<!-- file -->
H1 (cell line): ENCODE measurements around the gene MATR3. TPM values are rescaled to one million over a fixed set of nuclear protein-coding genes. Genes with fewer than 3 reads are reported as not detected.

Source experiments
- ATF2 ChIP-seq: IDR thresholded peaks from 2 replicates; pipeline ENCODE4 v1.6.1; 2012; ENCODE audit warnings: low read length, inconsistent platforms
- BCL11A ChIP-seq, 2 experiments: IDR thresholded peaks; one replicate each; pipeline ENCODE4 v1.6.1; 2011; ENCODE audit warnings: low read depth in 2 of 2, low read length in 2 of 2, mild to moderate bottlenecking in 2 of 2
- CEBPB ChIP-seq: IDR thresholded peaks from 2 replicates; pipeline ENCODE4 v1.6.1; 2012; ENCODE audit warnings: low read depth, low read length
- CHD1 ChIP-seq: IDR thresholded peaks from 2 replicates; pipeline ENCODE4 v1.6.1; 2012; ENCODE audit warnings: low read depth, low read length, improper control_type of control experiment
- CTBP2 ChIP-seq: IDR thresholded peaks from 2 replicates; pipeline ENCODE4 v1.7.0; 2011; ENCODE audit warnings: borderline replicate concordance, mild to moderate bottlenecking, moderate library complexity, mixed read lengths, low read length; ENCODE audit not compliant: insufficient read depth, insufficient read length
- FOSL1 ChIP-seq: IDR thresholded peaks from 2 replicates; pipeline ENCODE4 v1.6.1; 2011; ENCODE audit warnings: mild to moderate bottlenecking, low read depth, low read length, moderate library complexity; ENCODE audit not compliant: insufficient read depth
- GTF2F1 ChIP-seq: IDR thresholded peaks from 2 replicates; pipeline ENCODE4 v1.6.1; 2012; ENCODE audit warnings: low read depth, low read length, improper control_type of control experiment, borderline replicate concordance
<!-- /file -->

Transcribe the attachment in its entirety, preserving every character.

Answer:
H1 (cell line): ENCODE measurements around the gene MATR3. TPM values are rescaled to one million over a fixed set of nuclear protein-coding genes. Genes with fewer than 3 reads are reported as not detected.

Source experiments
- ATF2 ChIP-seq: IDR thresholded peaks from 2 replicates; pipeline ENCODE4 v1.6.1; 2012; ENCODE audit warnings: low read length, inconsistent platforms
- BCL11A ChIP-seq, 2 experiments: IDR thresholded peaks; one replicate each; pipeline ENCODE4 v1.6.1; 2011; ENCODE audit warnings: low read depth in 2 of 2, low read length in 2 of 2, mild to moderate bottlenecking in 2 of 2
- CEBPB ChIP-seq: IDR thresholded peaks from 2 replicates; pipeline ENCODE4 v1.6.1; 2012; ENCODE audit warnings: low read depth, low read length
- CHD1 ChIP-seq: IDR thresholded peaks from 2 replicates; pipeline ENCODE4 v1.6.1; 2012; ENCODE audit warnings: low read depth, low read length, improper control_type of control experiment
- CTBP2 ChIP-seq: IDR thresholded peaks from 2 replicates; pipeline ENCODE4 v1.7.0; 2011; ENCODE audit warnings: borderline replicate concordance, mild to moderate bottlenecking, moderate library complexity, mixed read lengths, low read length; ENCODE audit not compliant: insufficient read depth, insufficient read length
- FOSL1 ChIP-seq: IDR thresholded peaks from 2 replicates; pipeline ENCODE4 v1.6.1; 2011; ENCODE audit warnings: mild to moderate bottlenecking, low read depth, low read length, moderate library complexity; ENCODE audit not compliant: insufficient read depth
- GTF2F1 ChIP-seq: IDR thresholded peaks from 2 replicates; pipeline ENCODE4 v1.6.1; 2012; ENCODE audit warnings: low read depth, low read length, improper control_type of control experiment, borderline replicate concordance